Why Walmart's Great Value Changes the Game
BATAVIA, Ohio (AdAge.com) -- The recessions of the 1980s gave us black-and-white generics; this one has given us Great Value.
While Walmart's redesigned, repackaged and reformulated store megabrand has drawn some unflattering comparisons to those generic brands, to write it off as similar not only misses the point but underestimates its potential impact. The new Great Value is a game changer, not simply because of its size -- the brand is estimated to be larger than $10 billion -- but because its novel approach to store-brand packaging and merchandising. Great Value isn't trying to pass itself off as a clone of the brands it competes against; that bland whiteness aims to set the brand apart with a distinct look and identity.
Ms. Thomas, who was VP-global chocolate for Hershey Foods and a veteran of Frito-Lay and Pizza Hut before coming to Walmart in 2007, said that means differentiating Great Value from other brands rather than trying to mimic them. "If you made a decision in one category [before], that equity or experience didn't transfer into any other category," she said. Great Value was "more than anything a collection of items," rather than a brand, she said.
The second objective was simply to upgrade the image, she said. "We needed it to look like we cared about the quality."
Publicis & Hal Riney, San Francisco, is handling advertising and marketing, but Ms. Thomas declined to disclose who was responsible for the design.
Taking the lead
Walmart, more often a creative follower of its retail competitors, has been a leader this time. A revamp of Target's entry-level store brand as Up & Up is hitting shelves a few months behind the new Great Value, and bears a remarkably similar plain-white resemblance.
Up & Up was developed largely simultaneously rather than as an imitation of Great Value, said a person familiar with the brand's development. But the goal was similar: to make the low-price brand stand out on the shelf from its premium competitors. In Target's case, the effort also meant trying to convey more of an emotional appeal than a strictly value-based one, while simultaneously removing the cherished bulls-eye logo from cut-rate merchandise.
The stark approach works for store brands with access to as much shelf space and merchandising support as they want, he said. Other marketers, which never know how much of either they'll get, have to cram as much visual impact and verbiage as possible onto their packages.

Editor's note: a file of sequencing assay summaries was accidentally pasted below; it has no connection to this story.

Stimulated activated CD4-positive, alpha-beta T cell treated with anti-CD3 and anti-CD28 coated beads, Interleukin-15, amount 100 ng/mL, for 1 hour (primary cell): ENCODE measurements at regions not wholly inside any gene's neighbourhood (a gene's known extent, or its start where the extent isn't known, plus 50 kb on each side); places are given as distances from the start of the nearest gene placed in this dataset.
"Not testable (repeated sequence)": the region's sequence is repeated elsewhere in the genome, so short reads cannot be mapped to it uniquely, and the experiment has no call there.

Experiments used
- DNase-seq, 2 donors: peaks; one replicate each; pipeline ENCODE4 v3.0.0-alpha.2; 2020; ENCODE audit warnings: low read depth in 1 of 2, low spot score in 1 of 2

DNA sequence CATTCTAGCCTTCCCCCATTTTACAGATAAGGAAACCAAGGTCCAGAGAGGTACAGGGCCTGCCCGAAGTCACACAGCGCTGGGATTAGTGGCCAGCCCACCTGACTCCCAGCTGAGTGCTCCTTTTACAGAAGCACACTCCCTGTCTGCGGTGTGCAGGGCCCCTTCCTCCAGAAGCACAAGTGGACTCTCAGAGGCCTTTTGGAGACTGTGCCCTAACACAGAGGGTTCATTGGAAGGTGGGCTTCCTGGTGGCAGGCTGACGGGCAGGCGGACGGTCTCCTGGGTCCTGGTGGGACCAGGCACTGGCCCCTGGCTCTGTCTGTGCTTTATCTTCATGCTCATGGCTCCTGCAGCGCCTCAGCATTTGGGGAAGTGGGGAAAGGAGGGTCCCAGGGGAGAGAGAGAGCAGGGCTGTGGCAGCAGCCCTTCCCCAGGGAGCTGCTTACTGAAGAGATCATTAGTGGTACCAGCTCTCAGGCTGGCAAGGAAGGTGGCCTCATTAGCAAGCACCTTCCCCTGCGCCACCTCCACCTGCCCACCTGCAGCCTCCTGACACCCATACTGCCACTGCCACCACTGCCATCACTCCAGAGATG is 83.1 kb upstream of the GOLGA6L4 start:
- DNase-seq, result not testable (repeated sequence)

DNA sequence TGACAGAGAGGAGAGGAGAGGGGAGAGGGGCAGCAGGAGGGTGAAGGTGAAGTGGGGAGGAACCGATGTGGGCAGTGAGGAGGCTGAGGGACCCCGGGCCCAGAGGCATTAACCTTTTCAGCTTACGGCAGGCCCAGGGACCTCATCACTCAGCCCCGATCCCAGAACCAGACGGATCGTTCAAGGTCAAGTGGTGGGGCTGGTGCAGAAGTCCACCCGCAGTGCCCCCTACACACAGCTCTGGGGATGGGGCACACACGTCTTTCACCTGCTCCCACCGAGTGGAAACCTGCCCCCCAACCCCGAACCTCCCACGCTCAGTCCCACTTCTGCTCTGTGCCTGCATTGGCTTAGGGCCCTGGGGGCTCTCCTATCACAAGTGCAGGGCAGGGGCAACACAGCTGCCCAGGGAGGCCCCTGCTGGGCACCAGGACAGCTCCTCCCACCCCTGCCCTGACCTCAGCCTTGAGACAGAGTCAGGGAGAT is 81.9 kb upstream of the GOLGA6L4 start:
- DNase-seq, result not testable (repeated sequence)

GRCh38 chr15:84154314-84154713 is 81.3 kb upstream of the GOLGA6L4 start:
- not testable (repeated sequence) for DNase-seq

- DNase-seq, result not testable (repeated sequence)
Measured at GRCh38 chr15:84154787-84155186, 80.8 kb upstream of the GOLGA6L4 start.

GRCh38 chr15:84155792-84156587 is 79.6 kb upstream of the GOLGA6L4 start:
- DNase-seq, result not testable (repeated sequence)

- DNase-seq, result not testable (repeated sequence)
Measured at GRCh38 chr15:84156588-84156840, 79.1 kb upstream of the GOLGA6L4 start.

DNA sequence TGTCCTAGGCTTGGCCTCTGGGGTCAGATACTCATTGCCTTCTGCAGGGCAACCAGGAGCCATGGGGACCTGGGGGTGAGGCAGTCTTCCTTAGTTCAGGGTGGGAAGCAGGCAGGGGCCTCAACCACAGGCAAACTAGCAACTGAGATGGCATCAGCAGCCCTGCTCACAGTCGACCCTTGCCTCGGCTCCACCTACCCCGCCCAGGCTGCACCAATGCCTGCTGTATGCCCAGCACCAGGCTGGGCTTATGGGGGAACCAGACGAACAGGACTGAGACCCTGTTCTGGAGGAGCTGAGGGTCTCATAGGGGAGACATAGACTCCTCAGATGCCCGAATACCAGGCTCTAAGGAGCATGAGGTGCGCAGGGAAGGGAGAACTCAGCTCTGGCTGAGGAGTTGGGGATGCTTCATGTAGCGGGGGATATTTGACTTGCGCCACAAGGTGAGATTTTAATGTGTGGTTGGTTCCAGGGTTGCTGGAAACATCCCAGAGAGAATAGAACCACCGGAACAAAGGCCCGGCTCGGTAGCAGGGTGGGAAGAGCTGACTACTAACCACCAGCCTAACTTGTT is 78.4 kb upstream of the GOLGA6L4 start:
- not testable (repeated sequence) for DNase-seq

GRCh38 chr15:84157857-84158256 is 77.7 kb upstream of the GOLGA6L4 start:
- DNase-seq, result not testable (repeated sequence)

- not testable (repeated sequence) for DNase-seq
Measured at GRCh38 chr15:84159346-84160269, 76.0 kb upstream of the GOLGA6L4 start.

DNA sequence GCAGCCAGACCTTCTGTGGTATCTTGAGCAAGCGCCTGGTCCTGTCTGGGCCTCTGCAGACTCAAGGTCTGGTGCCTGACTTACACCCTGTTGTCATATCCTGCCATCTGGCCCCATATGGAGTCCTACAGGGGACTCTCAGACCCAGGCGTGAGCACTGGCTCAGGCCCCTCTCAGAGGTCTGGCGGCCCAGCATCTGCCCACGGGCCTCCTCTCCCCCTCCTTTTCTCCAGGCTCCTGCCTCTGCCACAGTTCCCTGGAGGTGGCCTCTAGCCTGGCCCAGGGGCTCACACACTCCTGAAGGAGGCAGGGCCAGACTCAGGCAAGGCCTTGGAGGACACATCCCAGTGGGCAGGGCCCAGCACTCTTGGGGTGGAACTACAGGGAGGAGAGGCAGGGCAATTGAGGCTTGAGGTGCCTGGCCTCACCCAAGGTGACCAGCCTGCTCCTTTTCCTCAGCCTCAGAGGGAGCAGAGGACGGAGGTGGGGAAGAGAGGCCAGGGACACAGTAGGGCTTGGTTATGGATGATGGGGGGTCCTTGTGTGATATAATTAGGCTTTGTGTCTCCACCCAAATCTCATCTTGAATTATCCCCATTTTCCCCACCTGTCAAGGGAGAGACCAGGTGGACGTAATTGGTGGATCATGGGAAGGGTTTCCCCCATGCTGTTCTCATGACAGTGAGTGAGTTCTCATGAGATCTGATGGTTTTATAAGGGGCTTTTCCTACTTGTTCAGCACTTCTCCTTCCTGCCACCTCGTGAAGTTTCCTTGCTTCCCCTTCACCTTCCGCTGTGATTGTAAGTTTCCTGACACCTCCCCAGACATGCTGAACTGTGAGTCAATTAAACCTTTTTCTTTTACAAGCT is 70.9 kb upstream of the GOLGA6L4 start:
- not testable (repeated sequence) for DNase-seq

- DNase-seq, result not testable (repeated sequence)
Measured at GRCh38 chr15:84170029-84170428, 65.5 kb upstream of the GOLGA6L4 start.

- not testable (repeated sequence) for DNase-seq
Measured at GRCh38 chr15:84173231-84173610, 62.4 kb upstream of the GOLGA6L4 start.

The risk of Great Value is to what extent Walmart will trade consumers down from the brands that have been its bread and butter for decades, which could depress same-store sales but possibly sweeten profits and margins. Ms. Thomas declined to say whether it had that effect last quarter, when Walmart's U.S. sales came in lighter but its earnings and margins were higher than expected.
The risk for Walmart suppliers is that, having taken on Great Value, Ms. Thomas will turn her attention elsewhere, such as the Equate health-and-beauty brand. "We are assessing the needs and opportunities for all the private brands," she said.
How the brand stacks upIf it were a stand-alone merchant, Great Value would rank as the nation's 39th-largest retailer, at an estimated $10 billion in annual sales. That's bigger than A&P, Whole Foods, Family Dollar Stores or Bed Bath & Beyond.
Great Value's estimated sales are ...
- Equal to $86 from every household in the U.S.
- Nearly twice the worldwide revenue of Clorox Co. ($5.5 billion) or Hershey Co. ($5.1 billion).
- Bigger than the U.S. revenue of McDonald's Corp. ($8.1 billion) or Kellogg Co. ($7.9 billion).
- More than the U.S. sales of Amazon (about $9.6 billion).
- Close to the sales of Dollar General Corp. ($10.5 billion).
- Approaching Procter & Gamble's fiscal '09 sales to Walmart Stores (about $11.9 billion, or 15% of P&G revenue).
Sources: Ad Age research, company reports, Stores magazine/Planet Retail